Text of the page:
This, of course, is basic Sanctions 101 and applies to all sanctions regimes. An item made in France does not come from Iran because a private Iranian citizen is employed in the French factory that produces the item. Of course, I understand the policy reasons for not wanting to import items made with Nork slave labor in China as the wages earned by these workers simply go back into Kim Jong Un’s XXXL pockets. But a new legal framework needs to be put in place to accomplish that result.

Permalink Comments (1)

Bookmark and Share


Copyright © 2017 Clif Burns. All Rights Reserved.
(No republication, syndication or use permitted without my consent.)



Oct

5

OFAC Fines U.S. Paper Company for “Discussing” Exports to Sudan


Posted by at 9:34 pm on October 5, 2017
Category: OFACSudan

White Birch Paper Mill via https://whitebirchpaper.com/about-us/our-mills/papier-masson/ [Fair Use]Today the Office of Foreign Assets Control (“OFAC”) announced that it was fining White Birch Paper $372,465 to settle charges arising from exports of $354,602.26 of Canadian-origin paper from a White Birch mill in Canada to a customer in Sudan. Ah, yes, the doctrine of facilitation strikes again, although OFAC has some difficulty explaining that clearly:

Various personnel within White Birch USA and its Canadian subsidiary, White Birch Paper Canada Company NSULC (“White Birch Canada”), were actively involved in discussing, arranging, and executing the export transactions to Sudan.

This makes it appear that the violation arises equally from employees of White Birch Canada being involved in the exports, which, of course, was neither illegal nor facilitation.

The violation arises, of course, from the U.S. employees, rather than the Canadian employees being involved in the exports, certainly to the extent that the U.S. employees “arranged and executed” the exports.  However, if “discussing” the exports is facilitation, as this also seems to state, OFAC would be expanding the scope of the facilitation doctrine far beyond any prior conception of the scope of that doctrine. That would mean that if a U.S. employee said to the Canadian subsidiary “We can’t be involved in the exports to Sudan,” then that discussion would violate OFAC’s rules. Even if the employee were to stick his/her fingers in his ears and chant “la la la la la” every time a Canadian employee mentioned Sudan, that might still be a discussion as well since “la la la la la” means, of course, “I can’t be involved in these exports.”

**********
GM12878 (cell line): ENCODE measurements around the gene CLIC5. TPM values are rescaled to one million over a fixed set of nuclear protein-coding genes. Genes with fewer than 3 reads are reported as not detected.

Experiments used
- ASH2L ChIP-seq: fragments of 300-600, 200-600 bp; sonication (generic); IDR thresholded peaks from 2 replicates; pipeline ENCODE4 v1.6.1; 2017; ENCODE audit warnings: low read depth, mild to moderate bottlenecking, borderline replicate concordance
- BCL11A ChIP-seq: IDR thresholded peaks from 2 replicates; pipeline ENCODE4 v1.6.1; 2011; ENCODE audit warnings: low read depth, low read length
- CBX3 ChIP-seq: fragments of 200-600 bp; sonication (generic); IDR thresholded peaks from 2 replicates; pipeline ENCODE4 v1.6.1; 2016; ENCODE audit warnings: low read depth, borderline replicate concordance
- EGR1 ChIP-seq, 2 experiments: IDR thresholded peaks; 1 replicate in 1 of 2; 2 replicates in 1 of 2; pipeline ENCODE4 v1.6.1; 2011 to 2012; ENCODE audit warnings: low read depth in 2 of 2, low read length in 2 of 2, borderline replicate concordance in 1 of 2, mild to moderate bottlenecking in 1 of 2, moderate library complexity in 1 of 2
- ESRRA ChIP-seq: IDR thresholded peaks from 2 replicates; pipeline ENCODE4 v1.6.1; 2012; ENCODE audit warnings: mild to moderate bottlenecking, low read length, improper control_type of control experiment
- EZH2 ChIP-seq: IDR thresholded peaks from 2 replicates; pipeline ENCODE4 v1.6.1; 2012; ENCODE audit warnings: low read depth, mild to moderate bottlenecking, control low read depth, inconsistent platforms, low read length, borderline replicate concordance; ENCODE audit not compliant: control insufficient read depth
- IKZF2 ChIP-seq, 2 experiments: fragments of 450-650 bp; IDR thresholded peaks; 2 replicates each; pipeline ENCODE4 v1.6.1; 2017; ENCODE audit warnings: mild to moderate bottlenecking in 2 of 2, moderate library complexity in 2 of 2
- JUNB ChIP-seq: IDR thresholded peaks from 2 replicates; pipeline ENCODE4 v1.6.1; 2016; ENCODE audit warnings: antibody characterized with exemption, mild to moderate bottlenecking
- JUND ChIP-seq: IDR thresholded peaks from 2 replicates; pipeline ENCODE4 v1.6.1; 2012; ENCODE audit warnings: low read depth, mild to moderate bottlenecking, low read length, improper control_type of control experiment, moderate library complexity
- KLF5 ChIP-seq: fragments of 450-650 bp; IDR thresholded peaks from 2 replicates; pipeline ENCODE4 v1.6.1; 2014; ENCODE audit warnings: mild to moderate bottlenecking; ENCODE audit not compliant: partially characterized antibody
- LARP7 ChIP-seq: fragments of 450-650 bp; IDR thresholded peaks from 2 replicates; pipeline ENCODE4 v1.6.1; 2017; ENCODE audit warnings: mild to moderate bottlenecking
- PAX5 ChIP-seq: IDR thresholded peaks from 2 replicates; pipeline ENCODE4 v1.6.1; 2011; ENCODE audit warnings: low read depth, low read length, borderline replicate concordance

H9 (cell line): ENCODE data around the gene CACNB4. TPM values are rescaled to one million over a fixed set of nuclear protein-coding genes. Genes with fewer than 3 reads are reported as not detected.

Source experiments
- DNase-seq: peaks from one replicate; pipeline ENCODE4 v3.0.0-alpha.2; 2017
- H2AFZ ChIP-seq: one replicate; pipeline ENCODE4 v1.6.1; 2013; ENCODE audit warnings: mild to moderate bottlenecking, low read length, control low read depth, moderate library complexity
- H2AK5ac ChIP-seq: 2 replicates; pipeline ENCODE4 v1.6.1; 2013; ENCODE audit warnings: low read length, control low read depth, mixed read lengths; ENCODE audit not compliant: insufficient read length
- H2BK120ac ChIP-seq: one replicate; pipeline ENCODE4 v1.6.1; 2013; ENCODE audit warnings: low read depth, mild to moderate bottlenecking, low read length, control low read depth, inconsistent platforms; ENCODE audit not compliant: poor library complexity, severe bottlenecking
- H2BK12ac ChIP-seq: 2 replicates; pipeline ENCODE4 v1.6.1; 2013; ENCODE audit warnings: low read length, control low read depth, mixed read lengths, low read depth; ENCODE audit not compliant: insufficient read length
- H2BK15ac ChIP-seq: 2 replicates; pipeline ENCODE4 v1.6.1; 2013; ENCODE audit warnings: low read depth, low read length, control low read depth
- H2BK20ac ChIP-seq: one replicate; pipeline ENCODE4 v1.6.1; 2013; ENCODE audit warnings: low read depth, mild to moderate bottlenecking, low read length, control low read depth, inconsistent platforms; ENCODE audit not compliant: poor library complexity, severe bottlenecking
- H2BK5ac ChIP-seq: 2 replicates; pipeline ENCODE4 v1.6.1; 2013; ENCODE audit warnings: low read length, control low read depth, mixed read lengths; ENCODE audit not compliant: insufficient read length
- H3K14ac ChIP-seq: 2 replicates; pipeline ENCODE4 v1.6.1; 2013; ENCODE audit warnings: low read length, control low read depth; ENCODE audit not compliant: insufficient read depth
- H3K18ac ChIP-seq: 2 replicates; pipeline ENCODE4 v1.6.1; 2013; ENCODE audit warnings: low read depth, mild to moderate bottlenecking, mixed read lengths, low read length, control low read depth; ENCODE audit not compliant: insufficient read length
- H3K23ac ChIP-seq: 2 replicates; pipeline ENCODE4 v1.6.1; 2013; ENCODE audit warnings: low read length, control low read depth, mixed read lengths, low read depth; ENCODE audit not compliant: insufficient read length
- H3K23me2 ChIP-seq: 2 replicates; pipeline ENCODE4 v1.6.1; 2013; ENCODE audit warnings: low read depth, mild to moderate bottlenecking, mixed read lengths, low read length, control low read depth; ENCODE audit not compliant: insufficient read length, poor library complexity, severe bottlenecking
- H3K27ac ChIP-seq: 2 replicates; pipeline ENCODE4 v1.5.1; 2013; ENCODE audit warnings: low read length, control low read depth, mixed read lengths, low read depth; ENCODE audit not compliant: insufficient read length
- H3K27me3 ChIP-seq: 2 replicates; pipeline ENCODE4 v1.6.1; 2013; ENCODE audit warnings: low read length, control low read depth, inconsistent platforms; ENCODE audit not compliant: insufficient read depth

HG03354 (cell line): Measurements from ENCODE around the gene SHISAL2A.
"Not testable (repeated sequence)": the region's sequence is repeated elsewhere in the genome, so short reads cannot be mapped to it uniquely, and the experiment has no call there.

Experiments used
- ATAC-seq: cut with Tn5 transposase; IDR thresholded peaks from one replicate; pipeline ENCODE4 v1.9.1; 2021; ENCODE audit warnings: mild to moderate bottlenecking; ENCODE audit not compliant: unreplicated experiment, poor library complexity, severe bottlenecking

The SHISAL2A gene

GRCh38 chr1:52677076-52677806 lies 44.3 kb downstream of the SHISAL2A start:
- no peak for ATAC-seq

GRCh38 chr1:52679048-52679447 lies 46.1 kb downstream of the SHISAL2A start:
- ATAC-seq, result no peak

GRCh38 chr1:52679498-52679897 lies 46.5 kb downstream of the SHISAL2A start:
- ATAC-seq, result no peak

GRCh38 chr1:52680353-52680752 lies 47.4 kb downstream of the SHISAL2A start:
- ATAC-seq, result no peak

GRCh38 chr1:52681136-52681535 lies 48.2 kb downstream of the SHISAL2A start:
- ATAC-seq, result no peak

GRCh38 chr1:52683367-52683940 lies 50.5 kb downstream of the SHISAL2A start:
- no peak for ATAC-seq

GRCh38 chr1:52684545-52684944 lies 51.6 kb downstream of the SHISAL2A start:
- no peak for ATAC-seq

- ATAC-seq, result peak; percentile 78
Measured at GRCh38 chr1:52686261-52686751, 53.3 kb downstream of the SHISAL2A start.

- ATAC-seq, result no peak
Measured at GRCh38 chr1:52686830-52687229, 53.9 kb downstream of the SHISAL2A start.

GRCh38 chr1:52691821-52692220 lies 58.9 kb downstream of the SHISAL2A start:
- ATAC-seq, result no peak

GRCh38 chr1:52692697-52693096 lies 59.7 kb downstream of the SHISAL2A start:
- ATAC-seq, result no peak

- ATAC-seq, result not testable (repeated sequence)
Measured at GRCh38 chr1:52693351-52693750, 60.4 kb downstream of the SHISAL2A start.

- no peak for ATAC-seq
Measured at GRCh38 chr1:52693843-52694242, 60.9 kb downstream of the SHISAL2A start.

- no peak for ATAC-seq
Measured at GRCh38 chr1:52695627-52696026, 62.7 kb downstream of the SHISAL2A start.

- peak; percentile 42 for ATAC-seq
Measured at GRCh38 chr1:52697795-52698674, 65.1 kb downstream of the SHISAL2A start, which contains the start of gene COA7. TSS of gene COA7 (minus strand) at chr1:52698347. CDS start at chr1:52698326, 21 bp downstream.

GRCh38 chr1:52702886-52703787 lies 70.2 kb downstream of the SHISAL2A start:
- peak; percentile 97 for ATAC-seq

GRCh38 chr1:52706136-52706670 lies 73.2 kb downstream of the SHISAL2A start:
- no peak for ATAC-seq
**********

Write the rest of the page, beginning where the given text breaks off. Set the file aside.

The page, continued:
Of course, it is more likely that this is just sloppy draftsmanship by OFAC — something we’ve seen before — than it is an effort to expand the scope of the facilitation doctrine to any discussion of the transaction whatsoever. Still, OFAC could have avoided this issue if it simply noted that the U.S. employees were actively involved in “arranging and executing” the exports, both of which can clearly constitute facilitation.

Permalink Comments (2)

Bookmark and Share


Copyright © 2017 Clif Burns. All Rights Reserved.
(No republication, syndication or use permitted without my consent.)



Oct

3

The Jeweller of Kingpins


Posted by at 11:41 pm on October 3, 2017
Category: OFACSDN List

Cartier Store Cannes via https://www.facebook.com/cartier.france/photos/a.1022361011213879.1073741852.462403637209622/1022361121213868/?type=1&theater [Fair Use]French retailer Cartier agreed to pay the Office of Foreign Assets Control $334,800 to settle allegations that it made four sales of jewelry in a United States store to a an individual designated under the Foreign Narcotics Kingpin Sanctions Regulations. In announcing the settlement, OFAC did not reveal the value of the jewelry sold by Cartier to Shuen Wai Holding Limited but did note that the ship-to address for Shuen Wai was the same as the address shown on the SDN List.

This is the first penalty that I am aware of levied against a retail operation in the United States. This, no doubt, will send shock waves through the retail community. Technically speaking, if an SDN walks into McDonald’s and orders a Happy Meal, McDonald’s would be in violation of OFAC’s rules if it sold the Happy Meal to the SDN and it did not keep any money for the Happy Meal that the SDN had handed to the cashier. Does this mean that McDonald’s can’t sell you a Happy Meal or a Big Mac now without checking your ID and running it against the SDN List?

For the moment at least, the answer is you won’t have to make sure you have your driver’s license with you before you purchase a Big Mac. The OFAC announcement pointed out several things that lead to its decision to seek a fine from Cartier. First, it noted, that this was an international transaction. So unless you’re planning on asking them to send the Big Mac to some foreign country for you, there’s one difference. OFAC also noted that the luxury jewelry business was an “industry at high risk for money laundering.” This is a little puzzling since OFAC is not in the business of enforcing money laundering laws and regulations but, be that as it may, Big Mac’s are probably not a good vehicle for money laundering. (Viewers of Breaking Bad will remember, car washes are good for that.)   Another important fact, not mentioned by OFAC, is that this was a third-party transaction.   Unlike a party using its own U.S.-issued credit card, where the bank would presumably have screened the customer, no one would have screened the recipient of the Cartier merchandise in this instance.